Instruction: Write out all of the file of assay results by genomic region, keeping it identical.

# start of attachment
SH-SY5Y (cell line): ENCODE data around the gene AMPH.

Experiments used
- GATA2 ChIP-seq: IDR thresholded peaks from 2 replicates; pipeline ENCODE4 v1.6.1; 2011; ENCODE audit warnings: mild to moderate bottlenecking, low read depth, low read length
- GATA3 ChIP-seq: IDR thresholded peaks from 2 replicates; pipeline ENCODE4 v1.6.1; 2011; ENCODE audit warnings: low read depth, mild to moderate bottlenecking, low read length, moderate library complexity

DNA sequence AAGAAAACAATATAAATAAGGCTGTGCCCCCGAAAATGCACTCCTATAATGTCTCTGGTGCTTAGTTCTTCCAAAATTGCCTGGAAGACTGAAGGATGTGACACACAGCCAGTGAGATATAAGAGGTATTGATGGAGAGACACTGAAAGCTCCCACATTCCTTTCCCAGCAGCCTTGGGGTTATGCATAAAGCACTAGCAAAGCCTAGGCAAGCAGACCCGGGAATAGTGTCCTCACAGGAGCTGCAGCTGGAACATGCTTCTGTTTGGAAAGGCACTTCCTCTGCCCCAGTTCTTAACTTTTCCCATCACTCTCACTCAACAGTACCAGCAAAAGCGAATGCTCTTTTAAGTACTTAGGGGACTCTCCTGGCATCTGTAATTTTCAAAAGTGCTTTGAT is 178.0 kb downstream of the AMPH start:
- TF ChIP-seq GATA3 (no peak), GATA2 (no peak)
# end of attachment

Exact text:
SH-SY5Y (cell line): ENCODE data around the gene AMPH.

Experiments used
- GATA2 ChIP-seq: IDR thresholded peaks from 2 replicates; pipeline ENCODE4 v1.6.1; 2011; ENCODE audit warnings: mild to moderate bottlenecking, low read depth, low read length
- GATA3 ChIP-seq: IDR thresholded peaks from 2 replicates; pipeline ENCODE4 v1.6.1; 2011; ENCODE audit warnings: low read depth, mild to moderate bottlenecking, low read length, moderate library complexity

DNA sequence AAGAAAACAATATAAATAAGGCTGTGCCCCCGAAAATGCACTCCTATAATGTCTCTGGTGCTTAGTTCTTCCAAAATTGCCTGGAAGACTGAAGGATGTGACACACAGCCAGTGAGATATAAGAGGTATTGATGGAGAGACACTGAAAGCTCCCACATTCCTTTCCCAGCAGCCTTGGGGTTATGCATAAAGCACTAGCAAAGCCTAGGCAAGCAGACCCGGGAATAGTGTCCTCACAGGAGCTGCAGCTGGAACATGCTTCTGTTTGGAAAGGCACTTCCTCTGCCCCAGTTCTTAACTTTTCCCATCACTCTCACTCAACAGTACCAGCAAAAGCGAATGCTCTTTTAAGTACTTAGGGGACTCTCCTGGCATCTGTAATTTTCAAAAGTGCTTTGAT is 178.0 kb downstream of the AMPH start:
- TF ChIP-seq GATA3 (no peak), GATA2 (no peak)